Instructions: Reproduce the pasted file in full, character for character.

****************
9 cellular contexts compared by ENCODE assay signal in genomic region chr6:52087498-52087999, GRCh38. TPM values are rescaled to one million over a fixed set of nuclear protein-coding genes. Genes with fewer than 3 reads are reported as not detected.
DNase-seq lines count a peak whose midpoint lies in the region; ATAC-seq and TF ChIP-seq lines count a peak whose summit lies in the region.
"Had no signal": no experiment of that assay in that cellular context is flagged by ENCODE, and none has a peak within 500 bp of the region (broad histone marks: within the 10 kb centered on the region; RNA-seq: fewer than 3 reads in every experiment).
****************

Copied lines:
9 cellular contexts compared by ENCODE assay signal in genomic region chr6:52087498-52087999, GRCh38. TPM values are rescaled to one million over a fixed set of nuclear protein-coding genes. Genes with fewer than 3 reads are reported as not detected.
DNase-seq lines count a peak whose midpoint lies in the region; ATAC-seq and TF ChIP-seq lines count a peak whose summit lies in the region.
"Had no signal": no experiment of that assay in that cellular context is flagged by ENCODE, and none has a peak within 500 bp of the region (broad histone marks: within the 10 kb centered on the region; RNA-seq: fewer than 3 reads in every experiment).